British Heart Foundation.
Suddenly, something awful hap pens: someone cuts themself and blood pumps out of an artery; a person falls down in the street and lies immobile; a child is pulled out of the water, not breathing. Do you know what you should do?
There is nothing like real life for teaching you exactly that. I was spurred to take first aid courses when, completely inadvertently, I saved the life of someone having a heart attack. (Gently sit the patient up, supporting their head and chest curled forward.) Now that really was a teaching aid!
It only takes a few minutes for irreversible brain damage to occur, yet many people would recover if they were given emergency life support treatment.
Chances of survival worldwide for out of hospital cardiac arrest are doubled if bystander give cardiopulmonary resuscitation. Chances are highest in the presence of the emergency services. So the double message is: learn the techniques and learn to recognise warning signs and call for help. The techniques are simple and could be used by a child, so why shouldn't children learn them?
The past 20 years have seen a great push by the emergency aid services to increase public competence in saving lives. Now the British Heart Foundation has I launched Heartstart UK. Its aim: a generation better prepared for saving lives, able to respond to sudden crises.
This pack offers teachers information and activities to use in personal, social and health education. Even children in infant schools can learn to assess the gravity of situations and have instilled in them the need to get help quickly. Older children can learn signs and symptoms of cardiac arrest and graduate to learning resuscitation techniques on manikins.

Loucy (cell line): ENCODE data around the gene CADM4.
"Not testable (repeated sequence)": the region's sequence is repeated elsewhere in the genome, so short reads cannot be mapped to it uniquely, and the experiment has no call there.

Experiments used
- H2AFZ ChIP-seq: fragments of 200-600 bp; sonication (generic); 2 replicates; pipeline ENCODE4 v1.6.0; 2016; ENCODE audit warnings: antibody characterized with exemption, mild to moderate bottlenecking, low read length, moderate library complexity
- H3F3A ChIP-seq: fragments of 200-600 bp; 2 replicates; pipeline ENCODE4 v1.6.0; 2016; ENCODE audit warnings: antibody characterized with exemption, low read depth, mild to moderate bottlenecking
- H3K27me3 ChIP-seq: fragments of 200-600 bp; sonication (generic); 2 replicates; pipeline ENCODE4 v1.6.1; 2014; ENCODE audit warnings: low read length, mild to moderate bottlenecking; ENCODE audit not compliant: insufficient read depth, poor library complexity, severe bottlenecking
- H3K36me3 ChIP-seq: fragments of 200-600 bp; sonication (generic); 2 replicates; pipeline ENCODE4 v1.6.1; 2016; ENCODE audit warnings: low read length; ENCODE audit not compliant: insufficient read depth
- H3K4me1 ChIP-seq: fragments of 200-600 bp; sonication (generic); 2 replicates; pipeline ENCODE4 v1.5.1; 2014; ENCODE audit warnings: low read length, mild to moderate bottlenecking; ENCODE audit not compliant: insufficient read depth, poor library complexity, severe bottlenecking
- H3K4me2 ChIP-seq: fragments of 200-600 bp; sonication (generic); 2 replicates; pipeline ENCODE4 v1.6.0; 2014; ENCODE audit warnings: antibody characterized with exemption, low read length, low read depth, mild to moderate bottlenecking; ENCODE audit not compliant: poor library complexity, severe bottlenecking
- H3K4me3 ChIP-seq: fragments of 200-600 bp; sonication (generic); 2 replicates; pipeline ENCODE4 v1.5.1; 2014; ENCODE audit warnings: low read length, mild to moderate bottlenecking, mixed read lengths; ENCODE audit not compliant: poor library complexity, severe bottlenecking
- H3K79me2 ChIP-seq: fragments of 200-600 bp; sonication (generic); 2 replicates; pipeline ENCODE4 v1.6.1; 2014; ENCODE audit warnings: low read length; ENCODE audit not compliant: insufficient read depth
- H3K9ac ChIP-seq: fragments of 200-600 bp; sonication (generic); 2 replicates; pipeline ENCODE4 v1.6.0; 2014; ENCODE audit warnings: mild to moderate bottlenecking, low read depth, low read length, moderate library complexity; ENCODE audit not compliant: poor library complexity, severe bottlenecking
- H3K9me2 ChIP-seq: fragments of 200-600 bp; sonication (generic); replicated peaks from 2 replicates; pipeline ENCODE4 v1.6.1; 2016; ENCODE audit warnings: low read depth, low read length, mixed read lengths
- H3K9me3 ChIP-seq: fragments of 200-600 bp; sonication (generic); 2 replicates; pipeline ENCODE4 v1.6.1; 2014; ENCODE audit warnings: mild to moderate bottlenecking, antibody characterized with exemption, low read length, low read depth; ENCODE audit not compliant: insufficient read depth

The pack is centred around stories that appeal to a child's imagination.
What do you do when there is a fire in the house and you are outside? When someone hits their head? When blood gushes out of a wound?
The three modules in the pack cover the first three key stages in the national curriculum and mark a smooth reiteration of the basic emergency life support programmes: ensuring safety, calling for help, checking airways, beginning rescue breathing and compressions, the recovery position, relieving choking, stopping bleeding by pressure and elevation.
The clean wipe reusable cards offer readers help in running activities such as checking pulse rates or finding pressure points for bleeding. Several story boards (helping a friend who is knocked unconscious at a birthday party; finding a child unconscious at the base of a swing) offer strong visual aids to concentrate minds on real life situations.
A British Heart Foundation, 14 Fitzhardinge Street, London W1H 4DH. Tel: 0171 9350185